its possible complications, its duration, and the comparativevalue of different modes of treatment. This teaching shouldbe mostly conducted at the patient’s bedside. The lecturersaid he would barely refer to a third plan, which consistedin giving pathological, and not clinical, lectures. Thus, inconnexion with any single case, an exhaustive lecture wasdelivered on the subject of the respective disease. He wouldchoose an intermediate course, partaking of the first twomethods. Like Trousseau and Dupuytren, he would lectureon difficult and rare cases; but generally he would followChomel and Boyer’s wise and prudent practice.
LA CHARITÉ.PROF. SÉE referred to the various causes which had con-
duced to the sterility of clinical medicine. Grounded onobservation, on morbid anatomy, and on the study of thera-peutical indications, each of these departments had beenbadly investigated. The description of cases had becomea long, sterile, and fastidious enumeration of symptoms,and the signification and relative value of the respectivephenomena had not been studied. For instance, it hadbeen remarked that in nine out of ten cases of typhoid feverthere existed meteorism, and therefore meteorism had beentaken as a characteristic sign of typhoid. Yet this symptomwas present in other diseases, whilst it was sometimes absentin cases of well-marked dothinenteric fever; and it merelyindicated a paralysed condition of the intestines, or a fattyor waxy degeneration of the abdominal muscles. These
phenomena should be explained physiologically, and indoing this the observer should be free from all preconceivedideas, and not follow any predetermined direction. Theintervention of physiology in the study of morbid appear-ances was not less necessary. Bayle and Laennec had notforeseen the full value of their discovery. They thought itwas merely a means of distinguishing morbid tissues-ofclassifing lesions. Morbid anatomy had also served to de-termine the form, the volume, and the situation of morbidproducts, and thus elucidate the diagnosis. But it had notbeen expected that it would be utilised in regard to thetreatment. In this respect the microscope had not yet fur-nished any improvement, and had even been injurious tothe advance of clinical medicine. In attempting to takethe cellule as a means of diagnosis destined to overthrow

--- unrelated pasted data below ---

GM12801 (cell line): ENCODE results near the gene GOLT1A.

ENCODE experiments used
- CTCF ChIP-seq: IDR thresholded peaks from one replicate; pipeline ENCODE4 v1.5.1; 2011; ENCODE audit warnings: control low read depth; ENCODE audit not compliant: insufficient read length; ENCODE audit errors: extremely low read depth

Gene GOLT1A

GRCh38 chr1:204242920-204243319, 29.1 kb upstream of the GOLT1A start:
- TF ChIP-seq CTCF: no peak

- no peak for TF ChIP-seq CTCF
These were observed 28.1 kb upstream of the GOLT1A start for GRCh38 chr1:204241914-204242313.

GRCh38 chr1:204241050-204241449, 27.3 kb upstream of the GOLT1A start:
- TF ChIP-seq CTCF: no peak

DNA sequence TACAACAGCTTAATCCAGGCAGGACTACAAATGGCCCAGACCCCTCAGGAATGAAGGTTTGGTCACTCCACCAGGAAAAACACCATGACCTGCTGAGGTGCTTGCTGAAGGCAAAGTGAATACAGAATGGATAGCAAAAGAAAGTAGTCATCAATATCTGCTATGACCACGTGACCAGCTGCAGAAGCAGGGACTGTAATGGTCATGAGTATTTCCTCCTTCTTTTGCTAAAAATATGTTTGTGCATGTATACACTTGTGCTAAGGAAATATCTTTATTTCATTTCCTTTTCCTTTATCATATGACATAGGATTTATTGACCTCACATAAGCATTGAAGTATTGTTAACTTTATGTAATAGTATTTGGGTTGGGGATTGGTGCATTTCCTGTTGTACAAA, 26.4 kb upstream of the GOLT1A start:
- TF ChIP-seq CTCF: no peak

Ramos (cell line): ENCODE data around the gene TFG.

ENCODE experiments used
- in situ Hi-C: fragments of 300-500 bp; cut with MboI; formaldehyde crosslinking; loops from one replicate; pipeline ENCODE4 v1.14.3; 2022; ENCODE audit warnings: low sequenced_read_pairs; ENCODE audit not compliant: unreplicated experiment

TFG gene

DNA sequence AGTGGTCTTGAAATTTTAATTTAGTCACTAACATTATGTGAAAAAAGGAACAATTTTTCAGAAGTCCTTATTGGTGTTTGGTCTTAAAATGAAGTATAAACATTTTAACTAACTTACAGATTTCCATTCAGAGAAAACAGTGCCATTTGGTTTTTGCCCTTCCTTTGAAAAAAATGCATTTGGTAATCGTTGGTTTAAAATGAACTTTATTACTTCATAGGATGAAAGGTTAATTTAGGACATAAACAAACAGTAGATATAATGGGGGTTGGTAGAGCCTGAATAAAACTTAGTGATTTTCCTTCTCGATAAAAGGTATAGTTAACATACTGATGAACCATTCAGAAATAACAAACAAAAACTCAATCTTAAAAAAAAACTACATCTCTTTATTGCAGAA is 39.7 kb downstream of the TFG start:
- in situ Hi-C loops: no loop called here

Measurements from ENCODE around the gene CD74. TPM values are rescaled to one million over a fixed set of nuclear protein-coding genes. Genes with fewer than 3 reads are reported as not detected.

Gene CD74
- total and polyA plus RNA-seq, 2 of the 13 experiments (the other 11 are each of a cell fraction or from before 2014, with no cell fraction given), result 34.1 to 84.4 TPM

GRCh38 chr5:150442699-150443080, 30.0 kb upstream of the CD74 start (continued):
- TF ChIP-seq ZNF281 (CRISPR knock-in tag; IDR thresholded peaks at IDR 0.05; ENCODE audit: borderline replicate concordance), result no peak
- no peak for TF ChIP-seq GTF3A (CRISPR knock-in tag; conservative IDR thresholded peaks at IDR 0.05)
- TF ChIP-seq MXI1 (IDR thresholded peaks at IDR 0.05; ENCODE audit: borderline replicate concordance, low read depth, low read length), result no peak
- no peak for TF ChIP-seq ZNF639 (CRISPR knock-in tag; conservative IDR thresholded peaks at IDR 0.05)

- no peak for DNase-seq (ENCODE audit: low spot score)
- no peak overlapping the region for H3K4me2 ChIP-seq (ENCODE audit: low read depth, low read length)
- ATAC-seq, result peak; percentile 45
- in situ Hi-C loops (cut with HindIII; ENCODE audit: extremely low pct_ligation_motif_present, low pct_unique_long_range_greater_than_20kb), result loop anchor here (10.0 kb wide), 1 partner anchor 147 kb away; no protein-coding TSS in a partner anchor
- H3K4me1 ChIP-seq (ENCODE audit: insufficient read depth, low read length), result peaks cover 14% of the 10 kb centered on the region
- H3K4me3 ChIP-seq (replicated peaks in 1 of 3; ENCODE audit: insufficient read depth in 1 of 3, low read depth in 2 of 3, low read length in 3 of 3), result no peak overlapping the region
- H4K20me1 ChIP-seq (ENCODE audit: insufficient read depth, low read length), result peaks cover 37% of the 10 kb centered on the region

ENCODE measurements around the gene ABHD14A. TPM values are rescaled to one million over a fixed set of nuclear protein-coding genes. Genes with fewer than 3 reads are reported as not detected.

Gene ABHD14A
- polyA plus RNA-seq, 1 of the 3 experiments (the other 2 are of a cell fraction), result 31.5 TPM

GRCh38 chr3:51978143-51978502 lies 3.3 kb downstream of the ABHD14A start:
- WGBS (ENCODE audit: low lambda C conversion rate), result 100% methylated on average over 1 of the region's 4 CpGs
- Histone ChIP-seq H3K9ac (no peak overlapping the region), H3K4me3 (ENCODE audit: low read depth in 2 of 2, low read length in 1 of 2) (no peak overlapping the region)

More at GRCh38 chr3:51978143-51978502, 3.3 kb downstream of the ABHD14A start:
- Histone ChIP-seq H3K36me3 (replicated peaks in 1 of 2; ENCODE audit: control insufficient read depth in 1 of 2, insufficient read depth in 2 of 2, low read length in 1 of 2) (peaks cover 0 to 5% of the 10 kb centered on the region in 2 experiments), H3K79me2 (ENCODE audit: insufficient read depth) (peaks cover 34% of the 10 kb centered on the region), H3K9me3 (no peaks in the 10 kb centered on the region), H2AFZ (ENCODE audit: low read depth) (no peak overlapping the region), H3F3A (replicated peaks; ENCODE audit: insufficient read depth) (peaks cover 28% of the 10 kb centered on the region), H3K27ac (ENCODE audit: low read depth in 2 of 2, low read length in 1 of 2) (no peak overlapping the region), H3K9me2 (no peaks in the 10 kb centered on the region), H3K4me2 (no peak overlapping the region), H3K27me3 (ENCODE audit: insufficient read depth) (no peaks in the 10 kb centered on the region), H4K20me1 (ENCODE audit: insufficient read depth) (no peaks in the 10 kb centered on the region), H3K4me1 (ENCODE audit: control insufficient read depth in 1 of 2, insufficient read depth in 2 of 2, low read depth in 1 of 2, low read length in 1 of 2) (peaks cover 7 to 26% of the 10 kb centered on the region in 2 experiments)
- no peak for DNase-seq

clinical observation, the science of histology had materiallyimpeded the progress of clinical medicine. Nowadays it hadbeen recognised that elementary normal forms underwentchanges in regard to time or situation; but, after all, theywere mere deviations from the normal type. They were not,therefore, noxious foreign beings, which invaded and de-stroyed the body; but their formation was under the de-pendence of physiological laws, which presided over thedevelopment of symptoms. Disease was therefore nothingelse than a mere deviation from the normal type, both inregard to its anatomical elements and to its functional dis-orders. The sick man had neither new organs nor new func-tions. Only there were new conditions created by the causesof the disease. Physiology presided over the whole scene.The disorder being functional, it was physiological actionsand means which must be employed to check them; andour idea of disease became much less alarming since wewere brought to believe that the lesion was often not morefatal than the symptoms. This view led to a more definitedetermination of disease. If the histological lesion ceasedto be a parasite, a sort of outlaw in the order of biology,its phases might be often followed, and its mechanism de-tected by the experimental method. Thus morbid anatomywould be vivified, and cease to be a caput mortuum. But itwas particularly with respect to therapeutics that clinicalmedicine had been backward since the beginning of thecentury. Medical men were now empiricists or statisticians,and they pretended to be free from the influence of formerdoctrines; but unfortunately this was a mistake. Thevarious doctrines which had successively reigned in medi-cine had left deep and pernicious traces. After havingdivided these doctrines into three grand classes-the solidist,the humoral, and the vitalist,-and after having shown inwhat way they acted injuriously upon medical practice, andhow they had led to great uncertainty and confusion, M.See proceeded to say that the modern tendencies of rationalempiricism and specialism were not worth much more. Toeach specific disease a specific remedy was offered; and